The bulk of your income (about 50-60%) should go to fixed costs. This includes rent (or mortgage), utilities, phone bill, car payments or travel payments, loans, food shopping, essential clothes, internet, and other things like that.

Dedicate 10% of your income to investments (after taxes). This could be peer to peer investments to earn around 5% return or an innovative finance ISA to earn tax-free interest. See the risks of investing your capital to see if it works for you.

Set aside around 5-10% for your savings. The specifics are really up to you and depend on what you'd like to do in the future. Think about saving for things like going travelling, a deposit on a house, a wedding, and unexpected expenses.

 

The last category is for guilt-free spending. Everyone needs a little fun money

 

This includes covering expenses like bars, movies, taxis, games, and whatever else you like to blow your hard-earned cash on.

 

 

A Scalable Budget

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Once you’ve mastered the basics, it’s good to know what your budget could look like in a different circumstance.

Whether it’s a pay rise or redundancy, a dramatic change in your income shouldn’t come as a shock to you.

Look at what your monthly income would look like on double the salary - what areas would change?

Should you put more towards paying off your debts or would you splurge on more wants? If your salary were to double, it’s important to note the return rates you could get for investing more at the time.

 

When you have a particularly flush month - whether that’s due to a bonus, inheritance or a sudden windfall - treat your budget as if it’s the best case scenario. Use your money according to how you’d noted you’d scale up to avoid temptation in other areas.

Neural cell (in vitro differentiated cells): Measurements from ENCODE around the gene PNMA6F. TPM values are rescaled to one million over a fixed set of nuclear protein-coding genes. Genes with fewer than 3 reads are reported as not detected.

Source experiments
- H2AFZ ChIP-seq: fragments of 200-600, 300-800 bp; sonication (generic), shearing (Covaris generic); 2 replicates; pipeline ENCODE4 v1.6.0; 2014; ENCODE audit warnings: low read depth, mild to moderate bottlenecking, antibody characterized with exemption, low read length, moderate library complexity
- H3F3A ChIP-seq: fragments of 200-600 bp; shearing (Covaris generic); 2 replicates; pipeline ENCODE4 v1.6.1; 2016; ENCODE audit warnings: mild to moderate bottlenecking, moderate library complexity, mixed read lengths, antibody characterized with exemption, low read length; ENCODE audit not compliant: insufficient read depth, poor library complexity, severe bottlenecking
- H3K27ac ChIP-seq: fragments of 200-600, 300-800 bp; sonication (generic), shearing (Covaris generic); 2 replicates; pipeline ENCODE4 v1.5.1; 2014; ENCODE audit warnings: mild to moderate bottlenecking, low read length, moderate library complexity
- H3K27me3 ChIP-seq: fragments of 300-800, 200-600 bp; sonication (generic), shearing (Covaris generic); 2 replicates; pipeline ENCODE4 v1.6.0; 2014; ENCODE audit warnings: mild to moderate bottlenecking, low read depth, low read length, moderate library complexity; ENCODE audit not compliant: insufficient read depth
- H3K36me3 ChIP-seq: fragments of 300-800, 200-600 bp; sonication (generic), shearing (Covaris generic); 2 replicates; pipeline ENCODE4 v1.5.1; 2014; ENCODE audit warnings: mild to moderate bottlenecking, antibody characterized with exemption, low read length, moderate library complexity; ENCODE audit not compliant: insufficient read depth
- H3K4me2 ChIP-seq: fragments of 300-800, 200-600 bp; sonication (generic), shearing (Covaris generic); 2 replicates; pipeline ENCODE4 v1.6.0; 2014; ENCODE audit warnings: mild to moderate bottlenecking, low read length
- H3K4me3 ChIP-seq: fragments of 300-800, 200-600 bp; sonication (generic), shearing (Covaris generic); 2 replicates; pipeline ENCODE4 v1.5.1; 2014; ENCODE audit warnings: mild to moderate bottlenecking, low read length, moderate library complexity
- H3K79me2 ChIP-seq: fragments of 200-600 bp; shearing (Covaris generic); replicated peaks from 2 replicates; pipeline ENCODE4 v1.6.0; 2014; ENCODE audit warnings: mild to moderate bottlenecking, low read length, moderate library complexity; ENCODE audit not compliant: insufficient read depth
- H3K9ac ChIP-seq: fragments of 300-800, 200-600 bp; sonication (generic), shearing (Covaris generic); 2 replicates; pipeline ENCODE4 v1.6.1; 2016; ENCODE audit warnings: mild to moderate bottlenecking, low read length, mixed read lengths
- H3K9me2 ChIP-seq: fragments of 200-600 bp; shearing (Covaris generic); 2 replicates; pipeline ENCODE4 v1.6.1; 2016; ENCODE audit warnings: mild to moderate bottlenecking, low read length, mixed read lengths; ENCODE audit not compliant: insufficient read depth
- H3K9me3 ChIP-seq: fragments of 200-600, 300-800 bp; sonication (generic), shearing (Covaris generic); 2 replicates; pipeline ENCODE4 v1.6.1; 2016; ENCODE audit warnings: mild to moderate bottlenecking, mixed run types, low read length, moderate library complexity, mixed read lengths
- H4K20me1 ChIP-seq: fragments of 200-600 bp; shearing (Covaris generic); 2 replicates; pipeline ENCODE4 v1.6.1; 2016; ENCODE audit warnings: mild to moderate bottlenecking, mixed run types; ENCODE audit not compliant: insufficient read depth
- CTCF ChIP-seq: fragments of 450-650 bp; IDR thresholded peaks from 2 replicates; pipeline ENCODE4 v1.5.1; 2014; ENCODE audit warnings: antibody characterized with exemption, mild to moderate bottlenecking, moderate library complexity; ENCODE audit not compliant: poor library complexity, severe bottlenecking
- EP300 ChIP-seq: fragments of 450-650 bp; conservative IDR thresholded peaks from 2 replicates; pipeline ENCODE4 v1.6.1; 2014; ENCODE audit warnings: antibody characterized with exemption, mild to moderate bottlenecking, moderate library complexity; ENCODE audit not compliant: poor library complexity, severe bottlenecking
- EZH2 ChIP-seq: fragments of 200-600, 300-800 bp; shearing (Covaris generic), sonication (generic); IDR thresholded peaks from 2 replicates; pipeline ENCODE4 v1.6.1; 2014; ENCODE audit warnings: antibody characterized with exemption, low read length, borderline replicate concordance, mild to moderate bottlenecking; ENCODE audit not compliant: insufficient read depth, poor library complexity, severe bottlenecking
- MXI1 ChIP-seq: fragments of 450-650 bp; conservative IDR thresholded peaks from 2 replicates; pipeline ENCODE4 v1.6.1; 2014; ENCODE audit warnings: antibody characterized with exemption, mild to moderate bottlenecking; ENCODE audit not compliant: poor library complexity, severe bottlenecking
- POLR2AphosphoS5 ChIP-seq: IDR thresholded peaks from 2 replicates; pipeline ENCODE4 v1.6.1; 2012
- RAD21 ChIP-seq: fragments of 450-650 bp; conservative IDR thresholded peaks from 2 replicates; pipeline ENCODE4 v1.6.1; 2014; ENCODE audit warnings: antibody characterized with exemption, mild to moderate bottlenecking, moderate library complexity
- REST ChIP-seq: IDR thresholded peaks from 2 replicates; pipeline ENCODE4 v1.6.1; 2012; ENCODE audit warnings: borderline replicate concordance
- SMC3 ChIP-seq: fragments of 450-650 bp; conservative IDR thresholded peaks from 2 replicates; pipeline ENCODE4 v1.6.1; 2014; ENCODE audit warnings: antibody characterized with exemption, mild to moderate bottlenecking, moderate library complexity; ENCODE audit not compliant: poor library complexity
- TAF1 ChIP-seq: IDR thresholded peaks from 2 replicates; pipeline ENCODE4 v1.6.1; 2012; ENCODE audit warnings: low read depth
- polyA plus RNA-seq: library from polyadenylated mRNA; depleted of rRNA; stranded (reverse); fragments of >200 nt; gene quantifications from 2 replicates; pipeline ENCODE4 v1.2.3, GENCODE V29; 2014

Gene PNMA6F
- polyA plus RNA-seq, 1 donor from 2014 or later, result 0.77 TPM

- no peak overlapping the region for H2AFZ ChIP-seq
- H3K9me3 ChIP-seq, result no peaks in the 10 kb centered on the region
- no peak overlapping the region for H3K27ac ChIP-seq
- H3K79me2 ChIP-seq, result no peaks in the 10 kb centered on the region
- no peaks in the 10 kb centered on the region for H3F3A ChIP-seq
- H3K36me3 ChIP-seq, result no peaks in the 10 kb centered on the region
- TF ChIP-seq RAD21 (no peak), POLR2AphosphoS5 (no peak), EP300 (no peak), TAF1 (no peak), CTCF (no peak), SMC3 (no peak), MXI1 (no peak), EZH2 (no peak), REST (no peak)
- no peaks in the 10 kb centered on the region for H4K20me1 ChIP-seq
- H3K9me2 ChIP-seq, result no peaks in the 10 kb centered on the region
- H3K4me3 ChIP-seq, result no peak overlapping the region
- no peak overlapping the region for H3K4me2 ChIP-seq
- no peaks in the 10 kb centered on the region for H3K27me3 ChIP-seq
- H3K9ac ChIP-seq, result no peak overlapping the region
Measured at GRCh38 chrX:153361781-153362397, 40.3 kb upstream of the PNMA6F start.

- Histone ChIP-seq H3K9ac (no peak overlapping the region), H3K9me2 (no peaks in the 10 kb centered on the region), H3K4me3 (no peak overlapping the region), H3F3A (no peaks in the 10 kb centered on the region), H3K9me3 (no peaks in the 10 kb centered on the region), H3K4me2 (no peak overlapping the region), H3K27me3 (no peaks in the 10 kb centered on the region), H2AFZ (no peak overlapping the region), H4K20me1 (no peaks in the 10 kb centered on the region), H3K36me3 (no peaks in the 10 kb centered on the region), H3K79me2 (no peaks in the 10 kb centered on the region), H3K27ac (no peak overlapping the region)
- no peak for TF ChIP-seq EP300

Also, look at how you would budget should your salary decrease.

If halving your salary does not provide you with enough to live on, scale your income down to the lowest possible amount that would allow you to live. From here, work out how you would split that amount - it will highlight the areas that you deem appropriate to scale back on an average month if you want to save more.

You can use this scaled-down model of budgeting when you need to reign it in on months that are particularly tight to keep yourself afloat.

 

How To Budget: The Basics - Key Takeaways

  • Before you create a plan, you need to find out exactly how much income you have a month after tax and how many outgoings you have to pay out in order to live.
  • The basic budget focuses on three main areas: Your fixed costs (rent, bills etc), the costs for things you want (eating out, festival tickets, gym pass etc), and the amount you should be saving.
  • The investing budget focuses on the three original areas plus investment so you can secure your financial future and make more money on top of your income.
  • The scalable budget allows you to be flexible when making decisions on how to split your finances. Knowing the lowest you could possibly make in order to live will highlight the areas you can scale back on. Planning what you’d do with double the money will keep you in check when you have sudden windfalls of money.